To solve these issues, the line was segmented into three portions between the intersections of Mesa and Doniphan and Frontera and Doniphan. This line was receiving small amounts of flow from businesses along Doniphan and some residents east of Doniphan.

 

The middle portion, from Teramar to Coupland, has in the past few years been replacing approximately 3,600 linear feet of the clay pipe with PVC. However, the other two sections of the line still had numerous cracks and voids in the pipe. This led to groundwater infiltration and required El Paso Water to perform the additional treatment of the sewage.

 

Opencut construction was a method the team considered, but it would have reduced Doniphan, a principal arterial, to one lane in either direction. With average annual daily traffic values ranging between 12,000 and 21,000 vehicles per day, this was not a feasible option. Instead, El Paso Water chose cured-in-place pipe (CIPP). Installing CIPP is like inserting a “sock” into the inside of a bigger pipeline for little to no disruption to traffic.

 

This was a fast-track project. El Paso Water used the Texas BuyBoard to streamline the negotiation of prices allowing them to bypass the typical bid phase process, which shortened the overall construction time.

 

The project entailed the evaluation and pressure cleaning of the line in all three sections and the overhauling of 24 utility holes. The contractor lined the first and last portions (equaling about 6,000 feet) with 12-millimeter CIPP. After each segment of CIPP was installed, the line was videotaped by a miniature remote-control robot camera and reviewed for final quality assurance.

 

This was a high-profile project. Extraordinary care had to be taken due to its location along a busy thoroughfare and adjacent to Country Club Road, where there is also frequent traffic. The rehabilitation has given El Paso Water a quality development that will reduce needless treatment and excessive costs. The project was completed on time and under budget. 


Project Leadership 


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| El Paso, Texas

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| El Paso, Texas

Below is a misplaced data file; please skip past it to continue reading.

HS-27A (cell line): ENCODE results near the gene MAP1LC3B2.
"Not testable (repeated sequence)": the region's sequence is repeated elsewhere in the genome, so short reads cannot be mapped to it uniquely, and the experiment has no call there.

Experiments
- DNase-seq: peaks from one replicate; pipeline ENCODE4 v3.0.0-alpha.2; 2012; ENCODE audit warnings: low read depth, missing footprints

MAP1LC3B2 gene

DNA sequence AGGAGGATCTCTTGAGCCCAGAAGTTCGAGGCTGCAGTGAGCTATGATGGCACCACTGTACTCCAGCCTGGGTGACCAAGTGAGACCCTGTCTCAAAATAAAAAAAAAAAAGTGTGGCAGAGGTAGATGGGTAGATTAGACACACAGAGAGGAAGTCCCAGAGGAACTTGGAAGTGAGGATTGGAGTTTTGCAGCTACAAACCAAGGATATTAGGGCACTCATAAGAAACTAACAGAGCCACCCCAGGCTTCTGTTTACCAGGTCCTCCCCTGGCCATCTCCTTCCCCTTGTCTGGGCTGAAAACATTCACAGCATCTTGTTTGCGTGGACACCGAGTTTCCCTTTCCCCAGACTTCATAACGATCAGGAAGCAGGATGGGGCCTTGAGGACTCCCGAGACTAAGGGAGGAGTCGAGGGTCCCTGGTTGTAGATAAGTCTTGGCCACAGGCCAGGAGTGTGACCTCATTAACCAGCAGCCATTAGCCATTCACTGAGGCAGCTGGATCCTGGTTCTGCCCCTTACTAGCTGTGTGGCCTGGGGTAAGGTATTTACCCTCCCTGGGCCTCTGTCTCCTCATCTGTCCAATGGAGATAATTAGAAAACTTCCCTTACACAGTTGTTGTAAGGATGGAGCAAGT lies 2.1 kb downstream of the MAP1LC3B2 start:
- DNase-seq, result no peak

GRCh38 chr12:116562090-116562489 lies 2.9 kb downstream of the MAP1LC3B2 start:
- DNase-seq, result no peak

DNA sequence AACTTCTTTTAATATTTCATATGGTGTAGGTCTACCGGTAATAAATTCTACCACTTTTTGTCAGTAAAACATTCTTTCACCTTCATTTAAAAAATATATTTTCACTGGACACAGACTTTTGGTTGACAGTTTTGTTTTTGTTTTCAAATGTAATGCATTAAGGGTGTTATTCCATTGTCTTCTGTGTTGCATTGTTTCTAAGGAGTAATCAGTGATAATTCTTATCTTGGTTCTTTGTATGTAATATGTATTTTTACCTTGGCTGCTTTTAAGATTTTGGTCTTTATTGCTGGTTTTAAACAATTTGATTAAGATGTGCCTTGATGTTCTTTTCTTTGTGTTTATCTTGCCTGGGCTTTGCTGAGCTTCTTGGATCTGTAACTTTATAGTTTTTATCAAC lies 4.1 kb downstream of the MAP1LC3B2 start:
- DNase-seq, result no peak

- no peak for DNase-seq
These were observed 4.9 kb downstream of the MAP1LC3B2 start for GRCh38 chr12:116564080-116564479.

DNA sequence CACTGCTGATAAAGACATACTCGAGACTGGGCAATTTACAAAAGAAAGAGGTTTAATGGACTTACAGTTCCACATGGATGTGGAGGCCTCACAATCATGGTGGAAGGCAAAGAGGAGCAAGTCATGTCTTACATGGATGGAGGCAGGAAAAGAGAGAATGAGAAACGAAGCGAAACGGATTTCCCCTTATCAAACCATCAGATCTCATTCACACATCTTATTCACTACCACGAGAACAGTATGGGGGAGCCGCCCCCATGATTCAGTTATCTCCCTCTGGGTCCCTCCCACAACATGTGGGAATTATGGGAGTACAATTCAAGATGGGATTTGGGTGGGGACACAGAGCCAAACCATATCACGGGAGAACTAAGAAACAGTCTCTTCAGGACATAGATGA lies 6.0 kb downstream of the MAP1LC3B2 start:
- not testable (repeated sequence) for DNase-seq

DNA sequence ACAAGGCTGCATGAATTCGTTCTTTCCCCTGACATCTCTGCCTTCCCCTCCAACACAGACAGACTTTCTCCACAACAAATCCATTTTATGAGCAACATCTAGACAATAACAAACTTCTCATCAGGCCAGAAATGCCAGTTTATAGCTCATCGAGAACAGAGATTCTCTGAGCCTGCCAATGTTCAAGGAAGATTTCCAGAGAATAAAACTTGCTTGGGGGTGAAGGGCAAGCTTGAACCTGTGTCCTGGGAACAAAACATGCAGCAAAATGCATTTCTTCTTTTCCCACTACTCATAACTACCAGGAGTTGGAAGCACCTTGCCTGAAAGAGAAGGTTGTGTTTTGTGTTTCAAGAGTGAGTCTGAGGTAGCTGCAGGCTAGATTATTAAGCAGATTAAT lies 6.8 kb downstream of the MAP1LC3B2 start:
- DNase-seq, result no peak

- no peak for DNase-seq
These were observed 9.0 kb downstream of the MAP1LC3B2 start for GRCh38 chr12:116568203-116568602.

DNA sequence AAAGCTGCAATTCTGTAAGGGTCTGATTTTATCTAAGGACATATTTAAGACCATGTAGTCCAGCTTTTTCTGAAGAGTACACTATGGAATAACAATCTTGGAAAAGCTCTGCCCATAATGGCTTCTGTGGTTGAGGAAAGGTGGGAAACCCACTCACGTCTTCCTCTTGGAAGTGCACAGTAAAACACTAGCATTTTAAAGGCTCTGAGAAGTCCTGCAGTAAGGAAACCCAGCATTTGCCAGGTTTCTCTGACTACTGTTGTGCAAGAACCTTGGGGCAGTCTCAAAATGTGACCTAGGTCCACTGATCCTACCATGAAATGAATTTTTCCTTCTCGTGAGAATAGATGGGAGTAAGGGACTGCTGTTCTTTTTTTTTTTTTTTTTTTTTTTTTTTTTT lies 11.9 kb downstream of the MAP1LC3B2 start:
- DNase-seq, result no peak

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BRH Garver Construction

  • water-resources
  • El Paso, Texas
Parkhill Project Size

Project Size

66-inch-diameter, 570-foot-long tunnel and a second 315-foot tunnel

Parkhill Contruction Type

Construction Type

New Large Diameter Pipeline/Tunneling

Parkhill Project Delivery

Project Delivery Method

Design-Build

Parkhill Project Components

Project Components

570-foot tunnel and 315-foot tunnel; placement of 66-inch-diameter Permalock casing and 48-inch Northwest Pipe welded steel pipe

The Robertson Umbenhauer Water Treatment Plant, also referred to as the Canal Water Treatment, is over 75 years old and is located in Downtown El Paso. The plant is located between the Rio Grande River and the BNSF rail yard. The rail yard has been there for over 100 years making any infrastructure improvements near the plant very challenging. To address the aging infrastructure, El Paso Water wanted to replace existing transmission lines from the plant and build a new pump station.


Any pipeline route from the plant required crossing the BNSF rail yard and Paisano Drive, a busy TxDOT controlled roadway. To mitigate risk, El Paso Water elected to use a design-build delivery method on this project. The project required a 66-inch-diameter, 570-foot-long tunnel under 18 active tracks of the rail yard. It also requires a second 315-foot-tunnel across a busy TxDOT roadway. Tunneling was completed using an Akkerman tunnel boring machine. BRH Garver was the prime contractor and the design/build partner on this project.